For those understandably disgusted by the reckless expansion of the US money supply over the past six years, it's vitally important to remember that the road to our monetary endgame is not a straight line, nor necessarily intuitive. To have the best chance of remaining solvent, understanding the likeliest pathways the route will take is often nearly as important as correctly predicting the final destination. 

Click here to read Part 2 of this report (free executive summary, enrollment required for full access)




Get a Job, Build a Real Career and Defy a Bewildering Economy(Kindle, $9.95)(print, $20)
go to Kindle editionAre you like me? Ever since my first summer job decades ago, I've been chasing financial security. Not win-the-lottery, Bill Gates riches (although it would be nice!), but simply a feeling of financial control. I want my financial worries to if not disappear at least be manageable and comprehensible.


And like most of you, the way I've moved toward my goal has always hinged not just on having a job but a career.

You don't have to be a financial blogger to know that "having a job" and "having a career" do not mean the same thing today as they did when I first started swinging a hammer for a paycheck.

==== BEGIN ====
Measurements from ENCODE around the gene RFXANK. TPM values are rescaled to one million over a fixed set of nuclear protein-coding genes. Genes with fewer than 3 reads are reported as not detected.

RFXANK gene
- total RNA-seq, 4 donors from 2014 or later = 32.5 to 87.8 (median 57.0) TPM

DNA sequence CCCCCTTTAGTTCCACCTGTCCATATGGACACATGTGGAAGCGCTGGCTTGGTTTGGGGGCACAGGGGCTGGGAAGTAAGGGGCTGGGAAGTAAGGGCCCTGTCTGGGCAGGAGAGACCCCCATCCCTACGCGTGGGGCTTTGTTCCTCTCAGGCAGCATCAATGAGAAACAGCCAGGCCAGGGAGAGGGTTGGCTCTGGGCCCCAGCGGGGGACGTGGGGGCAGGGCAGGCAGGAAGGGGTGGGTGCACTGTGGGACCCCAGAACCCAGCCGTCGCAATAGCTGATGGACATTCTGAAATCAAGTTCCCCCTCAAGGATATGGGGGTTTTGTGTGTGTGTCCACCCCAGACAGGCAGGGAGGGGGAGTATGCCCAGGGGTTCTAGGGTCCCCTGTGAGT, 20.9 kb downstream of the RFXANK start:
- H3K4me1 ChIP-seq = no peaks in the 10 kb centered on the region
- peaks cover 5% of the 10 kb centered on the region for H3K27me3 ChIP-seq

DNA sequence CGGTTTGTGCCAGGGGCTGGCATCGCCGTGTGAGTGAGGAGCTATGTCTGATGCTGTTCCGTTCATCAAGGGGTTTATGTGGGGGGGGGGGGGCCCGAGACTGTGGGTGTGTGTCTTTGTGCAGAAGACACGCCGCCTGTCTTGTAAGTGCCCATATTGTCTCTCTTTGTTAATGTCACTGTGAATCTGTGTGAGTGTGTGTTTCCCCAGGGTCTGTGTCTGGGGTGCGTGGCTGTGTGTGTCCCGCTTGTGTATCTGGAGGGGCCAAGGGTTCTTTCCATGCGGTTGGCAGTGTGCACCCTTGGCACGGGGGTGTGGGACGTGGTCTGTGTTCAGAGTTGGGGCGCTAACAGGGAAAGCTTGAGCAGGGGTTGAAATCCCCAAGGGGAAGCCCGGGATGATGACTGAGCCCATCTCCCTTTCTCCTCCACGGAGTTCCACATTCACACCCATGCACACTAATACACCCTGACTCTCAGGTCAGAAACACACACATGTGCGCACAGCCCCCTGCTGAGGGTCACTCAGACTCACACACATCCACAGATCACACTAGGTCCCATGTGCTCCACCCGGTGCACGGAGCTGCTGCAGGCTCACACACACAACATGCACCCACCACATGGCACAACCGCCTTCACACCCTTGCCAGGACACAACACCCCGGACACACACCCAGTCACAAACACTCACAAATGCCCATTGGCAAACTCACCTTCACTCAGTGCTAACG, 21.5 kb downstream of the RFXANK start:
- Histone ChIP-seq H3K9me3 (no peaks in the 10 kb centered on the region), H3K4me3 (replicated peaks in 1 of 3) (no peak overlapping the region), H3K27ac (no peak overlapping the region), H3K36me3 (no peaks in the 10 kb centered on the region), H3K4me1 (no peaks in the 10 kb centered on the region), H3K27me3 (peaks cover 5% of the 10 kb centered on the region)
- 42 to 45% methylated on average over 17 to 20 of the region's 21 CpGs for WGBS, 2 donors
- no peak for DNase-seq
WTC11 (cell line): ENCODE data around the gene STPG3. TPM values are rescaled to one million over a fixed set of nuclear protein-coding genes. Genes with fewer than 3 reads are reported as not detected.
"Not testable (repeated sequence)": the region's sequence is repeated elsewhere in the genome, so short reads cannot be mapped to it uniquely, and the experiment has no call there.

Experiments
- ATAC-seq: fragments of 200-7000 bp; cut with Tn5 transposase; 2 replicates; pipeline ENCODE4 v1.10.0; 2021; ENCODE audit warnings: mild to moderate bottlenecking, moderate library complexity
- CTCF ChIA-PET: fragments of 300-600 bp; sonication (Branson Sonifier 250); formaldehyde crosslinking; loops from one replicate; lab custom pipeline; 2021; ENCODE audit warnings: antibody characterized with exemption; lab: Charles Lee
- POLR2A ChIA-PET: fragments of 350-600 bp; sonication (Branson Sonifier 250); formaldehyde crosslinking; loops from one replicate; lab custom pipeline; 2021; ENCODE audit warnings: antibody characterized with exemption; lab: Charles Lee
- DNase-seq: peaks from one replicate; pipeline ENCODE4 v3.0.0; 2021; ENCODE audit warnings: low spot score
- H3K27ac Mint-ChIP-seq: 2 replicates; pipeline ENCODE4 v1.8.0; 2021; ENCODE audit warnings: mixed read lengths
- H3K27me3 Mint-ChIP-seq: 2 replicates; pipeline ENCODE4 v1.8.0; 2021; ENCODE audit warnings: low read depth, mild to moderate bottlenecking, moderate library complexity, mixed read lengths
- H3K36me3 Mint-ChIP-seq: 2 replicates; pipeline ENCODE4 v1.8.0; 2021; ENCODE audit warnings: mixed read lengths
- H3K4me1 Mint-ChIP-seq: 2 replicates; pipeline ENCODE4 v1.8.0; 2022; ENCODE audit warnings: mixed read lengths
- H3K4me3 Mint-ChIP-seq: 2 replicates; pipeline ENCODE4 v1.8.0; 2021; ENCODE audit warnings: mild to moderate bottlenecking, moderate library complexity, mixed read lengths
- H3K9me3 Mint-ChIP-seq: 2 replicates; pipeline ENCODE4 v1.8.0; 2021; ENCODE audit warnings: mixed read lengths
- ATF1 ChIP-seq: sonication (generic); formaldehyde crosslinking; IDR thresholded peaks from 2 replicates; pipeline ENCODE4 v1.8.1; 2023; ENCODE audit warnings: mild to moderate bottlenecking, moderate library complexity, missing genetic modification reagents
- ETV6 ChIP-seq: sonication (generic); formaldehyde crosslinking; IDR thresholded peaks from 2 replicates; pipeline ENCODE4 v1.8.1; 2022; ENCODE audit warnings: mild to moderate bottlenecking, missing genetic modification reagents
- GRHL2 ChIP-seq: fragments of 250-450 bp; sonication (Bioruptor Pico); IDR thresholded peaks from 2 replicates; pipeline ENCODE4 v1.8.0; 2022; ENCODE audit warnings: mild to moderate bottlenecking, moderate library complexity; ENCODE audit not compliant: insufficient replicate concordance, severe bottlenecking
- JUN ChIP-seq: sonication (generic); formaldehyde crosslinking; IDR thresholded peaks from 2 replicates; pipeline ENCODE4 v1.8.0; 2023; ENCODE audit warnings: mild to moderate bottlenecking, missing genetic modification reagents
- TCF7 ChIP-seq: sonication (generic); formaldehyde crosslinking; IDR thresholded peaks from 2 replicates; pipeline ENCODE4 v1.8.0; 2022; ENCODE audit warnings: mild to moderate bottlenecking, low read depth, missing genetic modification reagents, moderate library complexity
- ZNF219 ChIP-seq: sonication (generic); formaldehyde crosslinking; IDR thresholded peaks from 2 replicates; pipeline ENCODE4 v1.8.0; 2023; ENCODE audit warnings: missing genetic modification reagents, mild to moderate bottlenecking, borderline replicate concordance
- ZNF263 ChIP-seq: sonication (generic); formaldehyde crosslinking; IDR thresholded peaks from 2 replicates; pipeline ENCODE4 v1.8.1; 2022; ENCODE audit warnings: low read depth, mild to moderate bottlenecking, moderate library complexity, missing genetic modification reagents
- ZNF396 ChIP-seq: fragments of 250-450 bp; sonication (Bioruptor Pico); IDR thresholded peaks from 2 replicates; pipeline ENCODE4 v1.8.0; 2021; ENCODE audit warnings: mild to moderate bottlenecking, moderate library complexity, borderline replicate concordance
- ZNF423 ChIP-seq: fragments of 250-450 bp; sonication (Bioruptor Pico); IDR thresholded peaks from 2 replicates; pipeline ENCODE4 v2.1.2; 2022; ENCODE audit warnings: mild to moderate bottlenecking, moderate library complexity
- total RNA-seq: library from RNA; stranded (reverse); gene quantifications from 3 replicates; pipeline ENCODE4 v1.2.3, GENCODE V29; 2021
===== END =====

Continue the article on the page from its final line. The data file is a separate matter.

Even the basic concept "getting a job" has changed so radically that jobs--getting and keeping them, and the perceived lack of them--is the number one financial topic among friends, family and for that matter, complete strangers.

It details everything I've verified about employment and the economy, and lays out an action plan to get you employed.

I am proud of this book. It is the culmination of both my practical work experiences and my financial analysis, and it is a useful, practical, and clarifying read.

"I want to thank you for creating your book Get a Job, Build a Real Career and Defy a Bewildering Economy. It is rare to find a person with a mind like yours, who can take a holistic systems view of things without being captured by specific perspectives or agendas. Your contribution to humanity is much appreciated."
Laura Y.

Gordon Long and I discuss The New Nature of Work: Jobs, Occupations & Careers(25 minutes, YouTube) 




NOTE: Contributions/subscriptions are acknowledged in the order received. Your name and email remain confidential and will not be given to any other individual, company or agency.
Thank you, Jeffrey W. ($200), for your beyond-outrageously generous contribution to this site -- I am greatly honored by your steadfast support and readership.Thank you, Daniel E. ($4), for yet another most generous contribution to this site -- I am greatly honored by your steadfast support and readership.